# Smoothness of the quotient surface by an involution with nice fixed locus

Let $X$ be a (smooth complex algebraic) surface. Suppose $\theta$ is an automorphism of order $2$ of $X$, such that its fixed locus is a disjoint union of smooth curves. I am trying to prove that the quotient $$Y=X/\langle\theta\rangle$$ is in fact a smooth surface. (First of all: is this true/does it follow from some general result?)

My attempt:

Since the quotient is clearly smooth away from the fixed points, we can localize the question around a fixed point $p=(0,0)\in \Bbb{C}^2$. Up to a chart change we can suppose that the fixed curve is the $z$-axis and $$\theta(z,w)=(z,-w)$$ $\Bbb{C}[z,w]^\theta$ has two generators $Z=z^2$ and $W=w$. Now the smoothness of the quotient amounts to show that in fact there are no relations between $Z$ and $W$ and thus the quotient around $p$ is locally the spec of $\Bbb{C}[z_1,z_2]$. But I have no idea how to do this.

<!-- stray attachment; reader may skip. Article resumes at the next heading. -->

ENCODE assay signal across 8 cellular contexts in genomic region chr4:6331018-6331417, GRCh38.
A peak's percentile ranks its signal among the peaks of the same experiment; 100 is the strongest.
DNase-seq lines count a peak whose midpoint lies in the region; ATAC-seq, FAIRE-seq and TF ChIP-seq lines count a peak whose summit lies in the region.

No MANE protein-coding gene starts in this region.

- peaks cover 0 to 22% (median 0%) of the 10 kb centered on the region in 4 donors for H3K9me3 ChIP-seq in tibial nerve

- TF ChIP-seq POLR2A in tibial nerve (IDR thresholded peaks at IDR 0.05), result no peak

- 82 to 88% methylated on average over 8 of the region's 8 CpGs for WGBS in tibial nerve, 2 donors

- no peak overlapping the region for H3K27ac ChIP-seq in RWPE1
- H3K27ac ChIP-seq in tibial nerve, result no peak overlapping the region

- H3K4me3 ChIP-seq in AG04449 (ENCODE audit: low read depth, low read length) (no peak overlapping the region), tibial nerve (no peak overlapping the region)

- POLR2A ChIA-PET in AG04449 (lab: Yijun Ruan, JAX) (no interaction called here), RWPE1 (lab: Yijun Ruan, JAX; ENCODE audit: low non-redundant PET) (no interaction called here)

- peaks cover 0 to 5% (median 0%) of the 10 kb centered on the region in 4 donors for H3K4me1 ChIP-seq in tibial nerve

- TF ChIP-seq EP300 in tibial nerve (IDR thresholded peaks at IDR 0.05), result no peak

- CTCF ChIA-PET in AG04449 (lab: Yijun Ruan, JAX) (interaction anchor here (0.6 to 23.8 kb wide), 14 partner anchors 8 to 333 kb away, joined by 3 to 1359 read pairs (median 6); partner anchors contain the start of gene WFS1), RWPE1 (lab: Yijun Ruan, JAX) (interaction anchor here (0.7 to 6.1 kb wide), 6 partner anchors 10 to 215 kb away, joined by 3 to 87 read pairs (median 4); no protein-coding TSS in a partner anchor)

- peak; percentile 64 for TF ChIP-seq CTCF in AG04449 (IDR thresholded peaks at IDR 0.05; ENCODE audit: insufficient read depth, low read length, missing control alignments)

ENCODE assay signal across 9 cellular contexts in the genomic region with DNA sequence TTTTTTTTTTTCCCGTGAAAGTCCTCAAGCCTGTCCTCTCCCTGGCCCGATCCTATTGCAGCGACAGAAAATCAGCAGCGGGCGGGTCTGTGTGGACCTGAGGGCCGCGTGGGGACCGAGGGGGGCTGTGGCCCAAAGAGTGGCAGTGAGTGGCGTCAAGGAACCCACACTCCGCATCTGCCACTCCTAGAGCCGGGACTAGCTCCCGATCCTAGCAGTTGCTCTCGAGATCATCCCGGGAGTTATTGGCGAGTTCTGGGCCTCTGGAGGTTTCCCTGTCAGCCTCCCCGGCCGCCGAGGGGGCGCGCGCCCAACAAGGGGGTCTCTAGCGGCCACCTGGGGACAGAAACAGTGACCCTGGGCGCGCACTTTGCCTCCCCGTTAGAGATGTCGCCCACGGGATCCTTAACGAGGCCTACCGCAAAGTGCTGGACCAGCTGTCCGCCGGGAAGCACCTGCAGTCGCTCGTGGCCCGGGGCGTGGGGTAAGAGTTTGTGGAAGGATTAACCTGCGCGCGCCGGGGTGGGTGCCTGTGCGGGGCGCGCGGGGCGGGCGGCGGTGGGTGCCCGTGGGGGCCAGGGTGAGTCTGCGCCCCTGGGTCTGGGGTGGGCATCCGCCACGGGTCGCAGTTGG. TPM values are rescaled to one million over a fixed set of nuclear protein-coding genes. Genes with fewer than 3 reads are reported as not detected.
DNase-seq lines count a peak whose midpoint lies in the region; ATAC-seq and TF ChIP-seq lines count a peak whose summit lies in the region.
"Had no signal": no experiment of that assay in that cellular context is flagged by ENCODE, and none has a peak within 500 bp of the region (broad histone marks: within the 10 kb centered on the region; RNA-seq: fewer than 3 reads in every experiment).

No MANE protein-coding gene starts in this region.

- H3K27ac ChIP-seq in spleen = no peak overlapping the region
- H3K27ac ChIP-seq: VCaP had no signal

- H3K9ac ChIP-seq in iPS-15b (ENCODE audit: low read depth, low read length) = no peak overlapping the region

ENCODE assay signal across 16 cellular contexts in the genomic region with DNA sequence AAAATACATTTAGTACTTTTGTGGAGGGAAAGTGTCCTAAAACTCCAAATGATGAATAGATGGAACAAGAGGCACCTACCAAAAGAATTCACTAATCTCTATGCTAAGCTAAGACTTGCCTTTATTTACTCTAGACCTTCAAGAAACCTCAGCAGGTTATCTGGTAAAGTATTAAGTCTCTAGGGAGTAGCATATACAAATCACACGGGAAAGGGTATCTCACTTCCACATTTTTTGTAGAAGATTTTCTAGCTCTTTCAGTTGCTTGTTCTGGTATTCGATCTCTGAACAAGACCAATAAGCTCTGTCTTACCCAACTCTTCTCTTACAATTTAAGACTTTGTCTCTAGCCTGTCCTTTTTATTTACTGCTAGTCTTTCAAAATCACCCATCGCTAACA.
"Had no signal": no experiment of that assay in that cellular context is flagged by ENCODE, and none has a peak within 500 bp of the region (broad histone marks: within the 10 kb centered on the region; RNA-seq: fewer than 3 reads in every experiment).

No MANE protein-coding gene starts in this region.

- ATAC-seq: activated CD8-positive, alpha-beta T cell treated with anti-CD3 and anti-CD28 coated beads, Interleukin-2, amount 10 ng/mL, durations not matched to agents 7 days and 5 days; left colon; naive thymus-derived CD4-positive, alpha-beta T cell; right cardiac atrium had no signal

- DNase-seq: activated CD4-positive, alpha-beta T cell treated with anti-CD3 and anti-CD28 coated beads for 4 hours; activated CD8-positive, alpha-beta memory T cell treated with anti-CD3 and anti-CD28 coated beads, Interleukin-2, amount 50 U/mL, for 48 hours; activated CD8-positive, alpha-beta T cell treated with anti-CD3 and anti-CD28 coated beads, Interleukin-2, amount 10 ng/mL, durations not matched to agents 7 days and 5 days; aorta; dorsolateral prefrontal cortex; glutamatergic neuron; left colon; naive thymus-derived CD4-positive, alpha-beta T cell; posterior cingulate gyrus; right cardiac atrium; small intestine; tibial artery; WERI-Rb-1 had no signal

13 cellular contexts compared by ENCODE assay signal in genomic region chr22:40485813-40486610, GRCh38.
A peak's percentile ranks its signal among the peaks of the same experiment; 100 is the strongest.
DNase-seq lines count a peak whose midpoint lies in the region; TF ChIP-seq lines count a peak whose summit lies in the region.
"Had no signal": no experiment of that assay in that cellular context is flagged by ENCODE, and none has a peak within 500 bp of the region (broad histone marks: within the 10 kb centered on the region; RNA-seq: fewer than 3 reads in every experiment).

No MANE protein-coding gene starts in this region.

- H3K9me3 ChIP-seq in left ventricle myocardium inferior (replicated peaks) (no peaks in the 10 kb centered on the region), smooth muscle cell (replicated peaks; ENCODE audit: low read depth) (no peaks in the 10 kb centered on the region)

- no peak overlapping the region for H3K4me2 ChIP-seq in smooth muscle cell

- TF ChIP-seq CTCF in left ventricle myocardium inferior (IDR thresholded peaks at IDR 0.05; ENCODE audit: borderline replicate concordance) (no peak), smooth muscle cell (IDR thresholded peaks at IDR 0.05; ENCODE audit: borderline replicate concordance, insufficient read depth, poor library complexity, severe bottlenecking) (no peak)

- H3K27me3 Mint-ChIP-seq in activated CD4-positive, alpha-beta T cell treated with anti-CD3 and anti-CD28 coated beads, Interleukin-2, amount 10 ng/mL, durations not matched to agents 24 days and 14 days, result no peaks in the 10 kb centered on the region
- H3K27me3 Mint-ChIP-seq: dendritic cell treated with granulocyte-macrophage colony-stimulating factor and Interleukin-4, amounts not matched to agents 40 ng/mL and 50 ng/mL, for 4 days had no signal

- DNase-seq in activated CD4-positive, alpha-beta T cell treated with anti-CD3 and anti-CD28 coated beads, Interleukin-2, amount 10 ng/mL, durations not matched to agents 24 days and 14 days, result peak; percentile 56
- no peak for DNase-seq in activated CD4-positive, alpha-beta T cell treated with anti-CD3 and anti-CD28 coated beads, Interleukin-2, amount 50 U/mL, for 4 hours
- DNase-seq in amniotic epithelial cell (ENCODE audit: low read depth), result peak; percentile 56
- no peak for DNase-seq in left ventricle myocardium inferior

A secondary question is: is it always $\rho(Y)=\rho(X)$ (Picard number) ?

• $\mathbb{C}[z^2, w] \cong \mathbb{C}[z^2][w]$. It is obvious that $\mathbb{C}[z^2]$ is a polynomial ring, so $\mathbb{C}[z^2, w]$ is a polynomial ring, too. Hence $\textrm{Spec}\,(\mathbb{C}[z^2, w])$ is smooth. – Francesco Polizzi Nov 29 '13 at 16:11
• Any nontrivial relation between $X$ and $Y$ would, by substitution, immediately give a nontrivial relation between $z$ and $w$, which does not exist. – Will Sawin Nov 29 '13 at 17:30
• Thanks @WillSawin. You also made me notice the terrible mistake I made by mixing notation for $X$ and $Y$ (now $Z$ and $W$). Let me edit and fix that. – Heitor Nov 29 '13 at 17:37

• Dear abx, if I understand correctly what you are saying is that in general $S(\theta)=\pi^\ast S_Y$, where $S_Y$ is the Picard group of $Y$ and $S(\theta)$ are the $\theta$-fixed elements of $S_X$. Could you please explain me why is this true? – Heitor Nov 29 '13 at 17:32
• This is true is up to multiplication by 2 : there is a homomorphism $Nm: \mathrm{Pic}(X)\rightarrow \mathrm{Pic}(Y)$ such that $\pi ^*Nm(L)=L\otimes \theta ^*L$. Thus if $L$ is $\theta$-invariant, $L^2$ belongs to $\pi ^*S_Y$. – abx Nov 29 '13 at 17:48